“At the same time, all of Bandera, most of Kerr and Kendall, and large parts of Comal and Bexar counties serve as drainage or catchment area for the Edwards Aquifer.

“So even though users in the Hill Country use a different aquifer they are caught up in Edwards Aquifer issues, especially with regard to restrictions on development or discharges that could affect the quality of water that eventually ends up as Edwards recharge.”

Who Owns Comal County’s Groundwater?

Landowners in Texas own water that emerges from the ground, along with groundwater beneath their property. This ‘Rule of Capture’ is one of the reasons why CTGCD cannot restrict water usage by developers. Canyon Lake is considered surface water, which owned by the state.

Hull said all groundwater is governed by the ‘Rule of Capture,’ which gives landowners the right to pump as much water as they wish even if doing so may deplete water in neighboring wells.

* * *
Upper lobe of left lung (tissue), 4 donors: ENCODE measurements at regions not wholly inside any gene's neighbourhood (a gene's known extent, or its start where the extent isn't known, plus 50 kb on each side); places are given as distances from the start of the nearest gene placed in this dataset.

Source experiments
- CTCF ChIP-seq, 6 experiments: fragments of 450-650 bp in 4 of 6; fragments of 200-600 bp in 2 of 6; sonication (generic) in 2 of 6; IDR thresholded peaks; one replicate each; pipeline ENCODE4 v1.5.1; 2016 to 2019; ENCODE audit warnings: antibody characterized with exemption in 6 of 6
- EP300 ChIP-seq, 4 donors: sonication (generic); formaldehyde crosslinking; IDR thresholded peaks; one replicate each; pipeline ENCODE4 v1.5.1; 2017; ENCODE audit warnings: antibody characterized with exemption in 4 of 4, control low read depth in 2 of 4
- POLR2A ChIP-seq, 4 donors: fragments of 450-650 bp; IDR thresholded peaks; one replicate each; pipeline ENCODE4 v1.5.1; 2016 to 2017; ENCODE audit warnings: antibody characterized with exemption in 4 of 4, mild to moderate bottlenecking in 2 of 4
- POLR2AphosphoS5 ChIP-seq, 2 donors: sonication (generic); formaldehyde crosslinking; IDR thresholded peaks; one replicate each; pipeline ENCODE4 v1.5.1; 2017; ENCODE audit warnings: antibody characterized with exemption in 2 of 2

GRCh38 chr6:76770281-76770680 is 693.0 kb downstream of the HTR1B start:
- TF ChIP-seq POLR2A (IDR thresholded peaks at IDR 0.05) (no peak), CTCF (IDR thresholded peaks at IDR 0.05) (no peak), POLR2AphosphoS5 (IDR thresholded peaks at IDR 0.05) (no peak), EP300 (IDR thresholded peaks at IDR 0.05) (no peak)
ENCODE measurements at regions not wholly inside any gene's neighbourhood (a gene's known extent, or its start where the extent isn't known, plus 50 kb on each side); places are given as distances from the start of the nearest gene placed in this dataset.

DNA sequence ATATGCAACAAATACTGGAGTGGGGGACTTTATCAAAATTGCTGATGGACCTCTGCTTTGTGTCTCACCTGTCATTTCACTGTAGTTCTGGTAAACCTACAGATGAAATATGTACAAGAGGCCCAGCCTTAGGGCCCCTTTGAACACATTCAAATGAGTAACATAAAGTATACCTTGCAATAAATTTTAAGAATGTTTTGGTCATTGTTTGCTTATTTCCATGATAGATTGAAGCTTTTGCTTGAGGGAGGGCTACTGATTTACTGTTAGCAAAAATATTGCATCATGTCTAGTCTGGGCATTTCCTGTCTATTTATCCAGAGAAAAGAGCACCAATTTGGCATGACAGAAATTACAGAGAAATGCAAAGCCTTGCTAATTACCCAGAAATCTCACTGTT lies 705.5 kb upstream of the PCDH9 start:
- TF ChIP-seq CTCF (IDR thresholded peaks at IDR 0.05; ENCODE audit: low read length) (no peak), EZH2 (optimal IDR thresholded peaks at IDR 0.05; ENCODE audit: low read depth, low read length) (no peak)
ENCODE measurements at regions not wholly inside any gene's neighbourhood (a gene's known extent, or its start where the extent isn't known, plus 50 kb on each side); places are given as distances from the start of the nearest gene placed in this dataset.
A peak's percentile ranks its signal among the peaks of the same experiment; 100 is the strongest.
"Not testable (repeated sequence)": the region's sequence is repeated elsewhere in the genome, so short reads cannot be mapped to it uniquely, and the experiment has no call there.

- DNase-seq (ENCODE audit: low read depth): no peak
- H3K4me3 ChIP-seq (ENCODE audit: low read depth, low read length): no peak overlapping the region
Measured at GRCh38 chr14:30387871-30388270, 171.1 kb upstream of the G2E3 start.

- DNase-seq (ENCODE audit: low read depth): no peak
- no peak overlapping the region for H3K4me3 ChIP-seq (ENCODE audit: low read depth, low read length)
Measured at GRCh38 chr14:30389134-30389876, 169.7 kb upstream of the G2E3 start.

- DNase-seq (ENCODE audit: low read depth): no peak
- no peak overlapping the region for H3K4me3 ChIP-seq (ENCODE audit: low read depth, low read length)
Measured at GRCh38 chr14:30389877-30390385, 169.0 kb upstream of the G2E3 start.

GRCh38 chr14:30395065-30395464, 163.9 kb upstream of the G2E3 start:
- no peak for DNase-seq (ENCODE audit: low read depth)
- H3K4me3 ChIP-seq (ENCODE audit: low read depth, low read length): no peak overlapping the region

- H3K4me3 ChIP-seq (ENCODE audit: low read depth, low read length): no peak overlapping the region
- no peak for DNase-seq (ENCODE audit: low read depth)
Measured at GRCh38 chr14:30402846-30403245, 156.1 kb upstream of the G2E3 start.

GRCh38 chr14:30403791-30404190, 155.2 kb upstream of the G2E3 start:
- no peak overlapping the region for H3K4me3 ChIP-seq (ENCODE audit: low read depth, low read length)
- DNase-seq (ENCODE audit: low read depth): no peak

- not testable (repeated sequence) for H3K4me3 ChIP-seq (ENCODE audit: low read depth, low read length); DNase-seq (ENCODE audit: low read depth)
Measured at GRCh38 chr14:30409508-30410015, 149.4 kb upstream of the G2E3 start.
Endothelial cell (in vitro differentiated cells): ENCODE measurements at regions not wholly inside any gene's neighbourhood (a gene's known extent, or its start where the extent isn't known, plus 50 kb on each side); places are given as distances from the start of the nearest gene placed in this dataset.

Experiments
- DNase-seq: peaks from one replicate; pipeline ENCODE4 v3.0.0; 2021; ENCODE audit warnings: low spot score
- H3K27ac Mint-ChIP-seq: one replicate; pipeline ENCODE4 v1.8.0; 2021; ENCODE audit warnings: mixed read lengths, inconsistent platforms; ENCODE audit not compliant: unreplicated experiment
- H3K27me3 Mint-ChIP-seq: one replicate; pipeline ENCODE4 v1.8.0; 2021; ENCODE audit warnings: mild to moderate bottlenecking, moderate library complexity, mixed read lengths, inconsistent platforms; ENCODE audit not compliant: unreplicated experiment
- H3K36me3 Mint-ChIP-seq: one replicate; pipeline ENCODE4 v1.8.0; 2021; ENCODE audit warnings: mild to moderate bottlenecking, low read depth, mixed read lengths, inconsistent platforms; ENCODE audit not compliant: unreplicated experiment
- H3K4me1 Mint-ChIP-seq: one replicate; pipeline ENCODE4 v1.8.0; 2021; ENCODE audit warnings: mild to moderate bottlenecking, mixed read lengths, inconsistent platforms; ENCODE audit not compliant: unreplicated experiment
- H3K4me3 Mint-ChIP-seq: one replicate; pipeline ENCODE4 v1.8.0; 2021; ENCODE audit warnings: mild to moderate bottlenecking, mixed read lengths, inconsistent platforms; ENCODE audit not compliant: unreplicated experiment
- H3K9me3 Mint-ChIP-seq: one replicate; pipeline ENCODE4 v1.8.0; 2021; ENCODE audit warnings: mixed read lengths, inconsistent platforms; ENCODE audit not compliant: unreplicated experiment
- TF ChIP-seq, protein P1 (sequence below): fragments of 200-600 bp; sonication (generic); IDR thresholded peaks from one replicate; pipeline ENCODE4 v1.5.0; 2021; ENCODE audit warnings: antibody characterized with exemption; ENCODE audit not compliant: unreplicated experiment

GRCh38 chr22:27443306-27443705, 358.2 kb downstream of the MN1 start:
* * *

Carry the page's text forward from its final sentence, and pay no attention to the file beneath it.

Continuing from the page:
‘Feverishly’ Protecting the Trinity

The law may favor landowners but on its website CTGCD said it is “feverishly” working to protect the Trinity Aquifer in the face of rapid development in Comal County, now the second-fastest growing county in the United States.

Hull said the GTGCD is very focused on educational outreach that promotes a variety of conservation practices.

Examples include:

  • Rainwater capture
  • Use of drought-resistance landscaping
  • Use of native grasses in place of lawns, which require large amounts of watering
  • Use of grey water or treated effluent to water lawns and other non-potable usage
  • Aquifer storage and recovery (ASR)

CTGCD favors a holistic approach that makes every drop count. Hull believes Comal County residents are all in this together, and that all water users should understand the importance of careful and responsible use of precious groundwater.

“Conservation is simple,” Hull said. “If we use more than the Trinity Aquifer is recharged, there may not be sufficient potable water for future generations.”